David Hinds has declared that only Africans can genuinely speak on their behalf. Fair enough. But Indians have a right to remind black leaders that when they make vulgar appeals to primordial instincts through false narratives, Indians ultimately become the victim of ethnic violence. On August 20, Attorney General Nandlall enumerated a cluster of epithets in the Constitution (Article 149 and Article 160A (1), for example) that allow citizens to challenge government policies and protect them against discrimination. Yet, those constitutional provisions have not protected Indians against racially targeted violence. The GIHA and GIFT reports, documenting violence against Indians, become meaningless. It remains to be seen if the proposed COI on the 2020 election will include an examination of the events that took place in West Berbice. The memory warriors conveniently forget that coalition politics, tempered political rhetoric and eschewing of street protests, not the drumbeats of war, contributed to David Granger’s electoral victory in 2015. Yet, Jeffrey continues to peddle the “winner take all” falsity, ignoring the fact that the Indian population has been reduced under the Burnham dictatorship from a majority of 51% (1980) to 39% (2012).
No one can argue that the excesses of the current government should be excused. They must be confronted. But, if, as Aubrey Norton claims, that the government exists solely for the promotion of Indian interests, how does he explain the government’s failure: a) To ensure that the Atlantic Reader Series be revised to fairly represent the cultures of Amerindians and Indians as suggested by activist Ravi Dev and novelist Ryhaan Shah; b) To respond to calls for digitizing the indentured labour route immigration documents housed in the Rodney Archive; c) To acknowledge the history of Indians by officially attaching “Indian” in front of Arrival Day; d) To ensure ethnic balance in all state institutions.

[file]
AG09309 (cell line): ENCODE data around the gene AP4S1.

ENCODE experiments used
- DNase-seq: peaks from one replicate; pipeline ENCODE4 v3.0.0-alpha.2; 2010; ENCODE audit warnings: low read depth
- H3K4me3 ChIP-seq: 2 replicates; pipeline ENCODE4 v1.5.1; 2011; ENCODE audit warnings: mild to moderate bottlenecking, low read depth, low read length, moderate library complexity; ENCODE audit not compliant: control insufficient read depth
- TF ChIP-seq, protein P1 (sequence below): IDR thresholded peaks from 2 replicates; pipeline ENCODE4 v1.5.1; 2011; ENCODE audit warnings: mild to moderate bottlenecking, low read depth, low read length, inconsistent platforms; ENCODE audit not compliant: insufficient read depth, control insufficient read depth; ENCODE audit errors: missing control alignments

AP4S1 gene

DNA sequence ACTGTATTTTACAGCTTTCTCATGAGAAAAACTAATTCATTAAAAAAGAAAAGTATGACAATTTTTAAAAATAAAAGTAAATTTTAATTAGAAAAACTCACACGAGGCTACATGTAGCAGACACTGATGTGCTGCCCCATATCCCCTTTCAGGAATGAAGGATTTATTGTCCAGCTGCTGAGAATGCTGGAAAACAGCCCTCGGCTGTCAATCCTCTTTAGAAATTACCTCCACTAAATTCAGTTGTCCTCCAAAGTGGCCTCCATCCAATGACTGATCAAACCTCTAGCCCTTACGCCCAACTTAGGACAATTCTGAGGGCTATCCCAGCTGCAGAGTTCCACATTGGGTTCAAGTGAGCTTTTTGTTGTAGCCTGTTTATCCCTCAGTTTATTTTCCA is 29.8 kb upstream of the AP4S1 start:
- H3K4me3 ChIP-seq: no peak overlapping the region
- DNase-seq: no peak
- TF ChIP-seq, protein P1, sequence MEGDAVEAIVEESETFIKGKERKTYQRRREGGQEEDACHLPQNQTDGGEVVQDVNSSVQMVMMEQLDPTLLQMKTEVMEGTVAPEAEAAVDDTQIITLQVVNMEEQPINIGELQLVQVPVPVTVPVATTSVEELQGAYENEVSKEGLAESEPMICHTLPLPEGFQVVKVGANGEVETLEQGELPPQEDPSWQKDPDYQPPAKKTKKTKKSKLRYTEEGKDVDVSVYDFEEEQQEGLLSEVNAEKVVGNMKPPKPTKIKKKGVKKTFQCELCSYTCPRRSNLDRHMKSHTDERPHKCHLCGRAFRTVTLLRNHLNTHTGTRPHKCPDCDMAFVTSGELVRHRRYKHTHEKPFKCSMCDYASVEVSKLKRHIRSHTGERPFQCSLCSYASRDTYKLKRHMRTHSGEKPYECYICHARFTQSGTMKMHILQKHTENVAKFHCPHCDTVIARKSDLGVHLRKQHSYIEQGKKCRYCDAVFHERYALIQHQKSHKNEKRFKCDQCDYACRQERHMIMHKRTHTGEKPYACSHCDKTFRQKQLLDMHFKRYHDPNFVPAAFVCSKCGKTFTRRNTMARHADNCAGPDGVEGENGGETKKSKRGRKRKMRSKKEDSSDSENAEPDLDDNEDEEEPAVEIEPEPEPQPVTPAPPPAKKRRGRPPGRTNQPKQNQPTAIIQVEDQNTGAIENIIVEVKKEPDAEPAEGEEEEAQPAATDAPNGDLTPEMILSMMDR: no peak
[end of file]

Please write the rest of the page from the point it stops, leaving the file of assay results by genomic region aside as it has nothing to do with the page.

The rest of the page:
Public funds designated for the palpable upliftment of Africans should never be withheld from any organisation, provided that an annual audit is submitted to the Ministry of Finance. But the current issue raises a basic question: Which Amerindian or Indian organization will receive this amount of public funds, which, for IDPADA-G, will continue until 2024? Our problem is clear. Beyond the senseless screaming of political leaders, both major parties are guilty of not confronting the ethnic dilemma frontally. There has been an absence of genuine national dialogue. Indians are being asked by the Irfaan Ali government to unfairly bear the burden of sacrificing for the greater political good. “One Guyana” is meaningless to the memory warriors who continue to make a mockery of the initiative.
Today, there is practically no organisation that articulates and speaks to the problems of Indians. IGPADA-G can boast at least 68 such African organisations. Any Indian who dares to discuss ethnic issues is dismissed with the familiar phrase “alyou talking race.” Yet, Indian leaders will not emulate Mark Phillips, who, admirably so, can proudly express his “Afro-centricity” during a visit to Buxton. That some leaders believe that Africans will return to the PPP’s corner, as in pre-1955, is a delusion. Given our divisive politics, Amerindians and Indians, irrespective of their current political allegiance, should lay out an agenda that situate their interests at the bargaining table. Equity demands no less.
I will eat a piece of Exxon Christmas Cake with your ingredients inside.